Viewpoints ~ My Canadian Rockies View ~ Part 2

Last month, I shared some of my images from our Canadian Rockies vacation, but those were hardly the end of my captures from this spectacular area of the world. Despite the smoke from the wildfires, I still came home with so many images that I love. From the Kananaskis to Jasper National Park, I was in awe of the miles and miles and miles of tall rocky peaks lining the views from the highway and beyond.  I think you could explore this area for a lifetime and never see it all.  I look forward to going back and seeing new places as well as revisiting those I saw this time, just in different light. 

Some more of the images I captured during our two week visit.....

 

Mt. Rundle reflecting in Vermilion Lakes at Sunrise 

Mt. Rundle reflecting in Vermilion Lakes at Sunrise 

Morning light at Pyramid Lake 

Morning light at Pyramid Lake 

Beautiful Elbow Lake 

Beautiful Elbow Lake 

The Gorgeous Athabasca Falls 

The Gorgeous Athabasca Falls 

Lake Louise at sunset 

Lake Louise at sunset 

A fiery sunset evening in Canmore 

A fiery sunset evening in Canmore 

I know you won't want to miss any of the beautiful imagery my friends have to share this week, so please continue the circle and click over to my friend, Amy Miller of Big Woods Creative

 

Viewpoints ~ My Canadian Rockies View

Last month I missed sharing for our Viewpoints blog circle because our family was immersed in preparation for some home renovations in addition to getting ready for a 2 week trip to the Canadian Rockies.  On July 29th, we flew to Calgary and got our rental van for exploration in the mountains from the Kananaskis, Canmore, Banff, Lake Louise and Jasper National Park. I was so excited for this adventure with my family and to simply be in the mountains again. I had seen so many images of this gorgeous area and the beauty did not disappoint.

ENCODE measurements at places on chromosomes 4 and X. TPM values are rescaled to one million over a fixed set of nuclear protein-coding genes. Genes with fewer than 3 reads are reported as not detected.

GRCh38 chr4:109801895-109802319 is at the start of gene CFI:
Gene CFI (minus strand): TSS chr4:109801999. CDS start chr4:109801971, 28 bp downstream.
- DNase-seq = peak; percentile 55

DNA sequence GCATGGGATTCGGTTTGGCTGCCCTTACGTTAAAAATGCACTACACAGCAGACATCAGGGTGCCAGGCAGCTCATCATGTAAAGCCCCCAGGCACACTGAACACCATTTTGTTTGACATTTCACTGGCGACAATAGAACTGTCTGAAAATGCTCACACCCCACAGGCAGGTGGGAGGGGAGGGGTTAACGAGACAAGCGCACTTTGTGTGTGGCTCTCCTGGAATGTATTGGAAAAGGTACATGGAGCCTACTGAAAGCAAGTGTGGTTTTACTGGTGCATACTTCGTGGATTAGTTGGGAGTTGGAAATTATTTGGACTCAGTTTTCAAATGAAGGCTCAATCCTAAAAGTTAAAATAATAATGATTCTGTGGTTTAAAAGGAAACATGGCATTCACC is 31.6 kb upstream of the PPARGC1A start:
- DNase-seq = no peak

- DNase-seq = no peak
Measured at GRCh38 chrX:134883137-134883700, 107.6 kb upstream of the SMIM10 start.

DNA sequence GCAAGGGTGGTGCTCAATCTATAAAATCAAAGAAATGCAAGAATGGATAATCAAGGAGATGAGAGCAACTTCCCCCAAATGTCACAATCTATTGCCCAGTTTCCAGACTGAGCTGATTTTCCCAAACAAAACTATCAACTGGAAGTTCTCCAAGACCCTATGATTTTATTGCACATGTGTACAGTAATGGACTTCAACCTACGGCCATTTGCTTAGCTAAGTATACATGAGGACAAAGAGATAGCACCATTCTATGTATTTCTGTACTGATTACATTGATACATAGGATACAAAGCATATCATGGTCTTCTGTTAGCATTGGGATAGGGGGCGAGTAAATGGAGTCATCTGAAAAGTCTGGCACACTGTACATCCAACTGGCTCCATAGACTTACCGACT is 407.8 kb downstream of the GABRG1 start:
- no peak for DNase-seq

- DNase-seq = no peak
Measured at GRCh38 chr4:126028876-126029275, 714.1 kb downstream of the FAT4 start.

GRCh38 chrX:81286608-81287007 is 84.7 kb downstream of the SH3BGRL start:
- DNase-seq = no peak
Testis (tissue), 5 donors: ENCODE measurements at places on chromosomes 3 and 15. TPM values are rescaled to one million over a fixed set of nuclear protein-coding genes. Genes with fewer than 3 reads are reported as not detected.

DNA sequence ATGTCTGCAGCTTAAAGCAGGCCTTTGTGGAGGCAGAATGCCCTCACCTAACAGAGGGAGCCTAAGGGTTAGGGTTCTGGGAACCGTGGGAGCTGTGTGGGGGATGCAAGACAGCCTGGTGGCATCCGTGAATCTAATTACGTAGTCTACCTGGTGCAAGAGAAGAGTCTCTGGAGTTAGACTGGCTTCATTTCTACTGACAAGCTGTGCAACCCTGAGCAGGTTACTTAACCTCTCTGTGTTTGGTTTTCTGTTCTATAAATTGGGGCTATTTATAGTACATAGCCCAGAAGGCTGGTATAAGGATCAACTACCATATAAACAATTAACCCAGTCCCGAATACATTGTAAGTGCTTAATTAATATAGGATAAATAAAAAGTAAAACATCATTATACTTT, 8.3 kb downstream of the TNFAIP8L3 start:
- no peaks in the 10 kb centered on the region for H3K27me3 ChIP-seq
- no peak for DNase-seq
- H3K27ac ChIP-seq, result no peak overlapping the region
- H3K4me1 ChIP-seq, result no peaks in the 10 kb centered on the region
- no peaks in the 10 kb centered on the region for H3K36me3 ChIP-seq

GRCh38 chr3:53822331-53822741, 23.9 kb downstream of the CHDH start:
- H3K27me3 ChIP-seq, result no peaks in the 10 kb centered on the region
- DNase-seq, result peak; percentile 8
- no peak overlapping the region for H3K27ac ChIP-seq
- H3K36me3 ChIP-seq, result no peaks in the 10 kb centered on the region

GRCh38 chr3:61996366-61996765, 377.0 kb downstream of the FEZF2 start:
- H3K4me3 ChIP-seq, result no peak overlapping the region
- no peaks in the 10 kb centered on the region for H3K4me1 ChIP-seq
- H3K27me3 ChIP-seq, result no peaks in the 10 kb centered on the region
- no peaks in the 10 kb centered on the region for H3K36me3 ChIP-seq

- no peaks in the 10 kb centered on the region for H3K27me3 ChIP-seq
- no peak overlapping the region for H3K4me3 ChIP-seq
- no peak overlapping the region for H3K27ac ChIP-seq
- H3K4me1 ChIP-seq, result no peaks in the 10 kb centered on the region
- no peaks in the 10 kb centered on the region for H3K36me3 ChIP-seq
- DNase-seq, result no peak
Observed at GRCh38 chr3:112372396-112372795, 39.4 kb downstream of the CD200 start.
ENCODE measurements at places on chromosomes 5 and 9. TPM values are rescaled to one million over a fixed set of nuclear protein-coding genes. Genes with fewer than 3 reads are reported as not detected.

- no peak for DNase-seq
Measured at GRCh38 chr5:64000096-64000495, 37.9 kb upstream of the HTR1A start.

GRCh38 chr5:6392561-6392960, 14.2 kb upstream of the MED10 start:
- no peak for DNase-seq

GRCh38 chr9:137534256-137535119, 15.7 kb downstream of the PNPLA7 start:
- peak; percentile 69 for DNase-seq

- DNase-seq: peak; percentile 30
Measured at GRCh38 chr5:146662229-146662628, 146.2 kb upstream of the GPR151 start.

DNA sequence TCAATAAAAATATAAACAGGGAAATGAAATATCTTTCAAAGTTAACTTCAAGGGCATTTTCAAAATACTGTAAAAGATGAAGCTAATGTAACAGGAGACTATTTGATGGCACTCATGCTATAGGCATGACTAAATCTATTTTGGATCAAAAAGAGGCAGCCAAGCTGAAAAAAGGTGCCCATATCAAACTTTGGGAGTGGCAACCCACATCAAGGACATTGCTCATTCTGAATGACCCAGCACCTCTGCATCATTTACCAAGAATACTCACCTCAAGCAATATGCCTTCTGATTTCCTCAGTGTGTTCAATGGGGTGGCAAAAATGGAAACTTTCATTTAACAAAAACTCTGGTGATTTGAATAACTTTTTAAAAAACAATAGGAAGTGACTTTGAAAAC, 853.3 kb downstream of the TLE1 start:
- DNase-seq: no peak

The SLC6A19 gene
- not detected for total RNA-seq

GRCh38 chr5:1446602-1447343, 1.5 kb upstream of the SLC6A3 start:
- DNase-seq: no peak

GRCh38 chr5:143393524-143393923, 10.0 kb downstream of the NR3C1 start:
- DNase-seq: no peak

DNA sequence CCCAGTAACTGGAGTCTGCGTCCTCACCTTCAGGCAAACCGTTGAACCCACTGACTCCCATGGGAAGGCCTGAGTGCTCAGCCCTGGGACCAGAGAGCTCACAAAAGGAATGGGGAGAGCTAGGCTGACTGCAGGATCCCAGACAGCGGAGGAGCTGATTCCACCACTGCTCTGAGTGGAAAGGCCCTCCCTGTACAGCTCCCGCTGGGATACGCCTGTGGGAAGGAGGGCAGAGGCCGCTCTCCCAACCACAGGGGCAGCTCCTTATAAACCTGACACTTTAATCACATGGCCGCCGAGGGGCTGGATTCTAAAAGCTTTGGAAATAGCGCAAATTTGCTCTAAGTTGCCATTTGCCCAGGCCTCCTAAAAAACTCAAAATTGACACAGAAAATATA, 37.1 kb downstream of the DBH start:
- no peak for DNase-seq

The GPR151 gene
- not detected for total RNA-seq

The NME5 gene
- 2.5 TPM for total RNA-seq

We were unfortunately greeted with smoke from the British Columbia forest fires and that really did not dissipate during our time in Canmore and Banff. It came and went with the winds so we had some clearer days and some really hazy days where the mountains could barely be seen. But we still made the most of it and despite the smoke, I also managed to get a few landscape photo opportunities. And of course, many shots of my kids during our adventures :) It will take some time to get through them all! 

Today I will share some of the landscapes I have managed to edit over the last few weeks since our return. 

 

Three Sisters reflection at Sunrise 

Three Sisters reflection at Sunrise 

Spring Creek during a smokey sunset 

Spring Creek during a smokey sunset 

Smokey evening at Vermilion Lakes 

Smokey evening at Vermilion Lakes 

The Road to Kananaskis Country 

The Road to Kananaskis Country 

Sunset at Storm Mountain 

Sunset at Storm Mountain 

Coming around the bend at Storm Mountain overlook 

Coming around the bend at Storm Mountain overlook 

Bow Lake on the Icefields Parkway 

Bow Lake on the Icefields Parkway 

Peyto Lake on the Icefields Parkway

Peyto Lake on the Icefields Parkway

Sunrise at Patricia Lake in Jasper National Park 

Sunrise at Patricia Lake in Jasper National Park 

Moraine Lake Reflection 

Moraine Lake Reflection 

Stay tuned for more views from the Canadian Rockies! And in the meantime, continue our small circle of visual inspiration with Kathy Roberts. You won't want to miss her stunning work! 

Viewpoints ~ My Hilton Head View